Dyscalculia – The Lesser Known Developmental Disorder

You might be wondering what this vampire like word means, like so many other people. Dyscalculia is a learning disorder that can often be co-occurring with ADHD, dyslexia or dyspraxia. The DSM-5 defines Dyscalculia as a specific learning disorder, an impediment in mathematics, evidencing problems with:

  • Number sense
  • Memorisation of arithmetic facts
  • Accurate and fluent calculation
  • Accurate math reasoning

As traditionally, literacy has been the priority in terms of support and ensuring children could read and write before leaving school, dyslexia has been far more in the public eye both in terms of awareness, diagnosis and enabling support for people with the disorder. Dyscalculia in contrast has suffered and even specialists know less about it as there has been less research on it.

The prevalence is similar to dyslexia, approximately 6 to 6.5% of the population but with so many of these children flying under the radar, dyscalculia can affect us late into our adult years without us even knowing why we’re filled with dread when being asked to calculate the bill or helping out kids with their maths homework. Coupled with general maths anxiety that tends to be found in some cultures more than in others and sometimes subpar teaching methods, this makes dyscalculia harder to diagnose.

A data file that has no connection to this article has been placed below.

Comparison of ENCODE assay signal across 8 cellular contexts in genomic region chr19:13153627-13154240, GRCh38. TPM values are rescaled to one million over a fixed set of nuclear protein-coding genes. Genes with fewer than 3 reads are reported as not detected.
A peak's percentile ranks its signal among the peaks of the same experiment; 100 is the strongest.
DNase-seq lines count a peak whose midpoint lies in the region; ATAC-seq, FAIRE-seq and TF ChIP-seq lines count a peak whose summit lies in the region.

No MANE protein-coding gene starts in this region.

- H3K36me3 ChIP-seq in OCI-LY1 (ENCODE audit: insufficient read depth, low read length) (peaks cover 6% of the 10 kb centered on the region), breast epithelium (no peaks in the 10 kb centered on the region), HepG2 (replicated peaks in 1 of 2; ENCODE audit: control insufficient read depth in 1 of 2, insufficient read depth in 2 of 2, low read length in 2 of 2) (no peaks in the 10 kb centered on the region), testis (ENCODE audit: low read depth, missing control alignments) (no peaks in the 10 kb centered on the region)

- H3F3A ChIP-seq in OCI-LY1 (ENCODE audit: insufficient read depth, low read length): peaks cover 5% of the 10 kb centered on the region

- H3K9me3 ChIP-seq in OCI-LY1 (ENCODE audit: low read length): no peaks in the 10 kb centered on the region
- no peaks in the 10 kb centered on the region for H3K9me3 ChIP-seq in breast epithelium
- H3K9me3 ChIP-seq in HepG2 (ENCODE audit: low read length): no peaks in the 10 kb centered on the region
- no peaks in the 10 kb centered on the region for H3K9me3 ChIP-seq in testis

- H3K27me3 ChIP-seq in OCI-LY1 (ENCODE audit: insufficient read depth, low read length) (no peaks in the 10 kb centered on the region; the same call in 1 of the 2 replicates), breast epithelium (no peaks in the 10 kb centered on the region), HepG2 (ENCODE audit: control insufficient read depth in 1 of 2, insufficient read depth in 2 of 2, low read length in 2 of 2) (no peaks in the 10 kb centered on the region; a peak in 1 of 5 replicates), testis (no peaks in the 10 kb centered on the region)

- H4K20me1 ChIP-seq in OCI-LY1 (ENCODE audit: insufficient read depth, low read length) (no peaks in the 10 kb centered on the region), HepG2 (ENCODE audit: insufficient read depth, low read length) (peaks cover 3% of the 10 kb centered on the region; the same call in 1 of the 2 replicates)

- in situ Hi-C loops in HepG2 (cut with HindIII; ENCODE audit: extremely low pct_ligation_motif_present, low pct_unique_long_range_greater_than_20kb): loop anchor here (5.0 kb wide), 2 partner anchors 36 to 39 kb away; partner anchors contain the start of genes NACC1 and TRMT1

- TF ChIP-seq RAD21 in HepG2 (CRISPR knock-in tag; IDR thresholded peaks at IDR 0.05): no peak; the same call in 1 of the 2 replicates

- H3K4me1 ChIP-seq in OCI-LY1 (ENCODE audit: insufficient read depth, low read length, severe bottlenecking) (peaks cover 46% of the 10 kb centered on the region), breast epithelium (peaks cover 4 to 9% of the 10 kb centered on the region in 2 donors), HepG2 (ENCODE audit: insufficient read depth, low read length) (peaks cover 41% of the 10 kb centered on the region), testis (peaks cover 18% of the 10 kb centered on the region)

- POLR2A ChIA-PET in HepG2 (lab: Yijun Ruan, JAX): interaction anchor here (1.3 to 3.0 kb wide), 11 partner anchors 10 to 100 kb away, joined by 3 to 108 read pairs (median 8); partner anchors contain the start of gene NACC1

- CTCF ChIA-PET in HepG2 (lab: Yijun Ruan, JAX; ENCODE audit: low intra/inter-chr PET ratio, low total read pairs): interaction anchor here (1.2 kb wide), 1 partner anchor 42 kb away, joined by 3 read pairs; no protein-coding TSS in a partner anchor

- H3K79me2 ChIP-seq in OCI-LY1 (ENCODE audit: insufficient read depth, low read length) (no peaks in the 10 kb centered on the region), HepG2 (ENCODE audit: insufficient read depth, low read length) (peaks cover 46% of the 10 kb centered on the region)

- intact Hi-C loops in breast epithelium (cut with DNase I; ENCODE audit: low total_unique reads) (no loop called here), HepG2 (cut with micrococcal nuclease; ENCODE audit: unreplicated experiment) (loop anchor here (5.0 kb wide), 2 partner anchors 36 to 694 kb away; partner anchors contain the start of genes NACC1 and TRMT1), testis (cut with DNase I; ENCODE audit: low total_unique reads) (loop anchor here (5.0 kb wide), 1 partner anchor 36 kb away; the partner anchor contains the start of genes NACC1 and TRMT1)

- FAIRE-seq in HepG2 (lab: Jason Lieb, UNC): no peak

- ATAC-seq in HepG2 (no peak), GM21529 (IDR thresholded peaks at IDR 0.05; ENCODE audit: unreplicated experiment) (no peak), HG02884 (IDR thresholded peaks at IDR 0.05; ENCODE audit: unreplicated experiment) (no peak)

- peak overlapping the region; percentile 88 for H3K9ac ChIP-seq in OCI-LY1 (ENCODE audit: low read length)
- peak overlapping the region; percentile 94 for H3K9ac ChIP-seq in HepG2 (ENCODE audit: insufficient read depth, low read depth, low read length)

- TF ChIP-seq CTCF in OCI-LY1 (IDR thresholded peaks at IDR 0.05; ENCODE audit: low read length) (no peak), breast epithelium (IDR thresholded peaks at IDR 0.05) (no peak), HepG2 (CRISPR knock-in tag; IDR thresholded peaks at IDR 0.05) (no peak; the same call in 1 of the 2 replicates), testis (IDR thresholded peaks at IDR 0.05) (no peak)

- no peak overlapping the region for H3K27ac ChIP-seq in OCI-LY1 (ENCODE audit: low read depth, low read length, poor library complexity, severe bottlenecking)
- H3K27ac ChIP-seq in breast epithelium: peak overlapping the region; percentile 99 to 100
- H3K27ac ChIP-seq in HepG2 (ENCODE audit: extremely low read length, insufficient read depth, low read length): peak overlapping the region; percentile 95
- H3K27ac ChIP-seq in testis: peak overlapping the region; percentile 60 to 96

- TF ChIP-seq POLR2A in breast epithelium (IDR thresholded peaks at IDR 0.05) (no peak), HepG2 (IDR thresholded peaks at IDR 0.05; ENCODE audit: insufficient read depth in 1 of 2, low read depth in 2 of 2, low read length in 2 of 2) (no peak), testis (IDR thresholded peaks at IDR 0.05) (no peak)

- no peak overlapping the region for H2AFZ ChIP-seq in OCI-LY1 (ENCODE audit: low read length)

Some people have assumed this could explain why women undertake subjects which involve a high degree of maths less than men, but this is still due to societal expectations. No difference in prevalence between males and females has been found for dyscalculia and true maths abilities are similar between sexes.

If the diagnosis is made sooner like with any neurodevelopmental difference, the right learning support could come with it and make a lot more people feel stronger with numerical skills and understanding maths. The first barrier to break is getting that recognition and awareness of dyscalculia out there so people know what it is. This way, people can seek out resources and support for themselves, so that algebra feels more like a sweet dream instead of a bitter nightmare.

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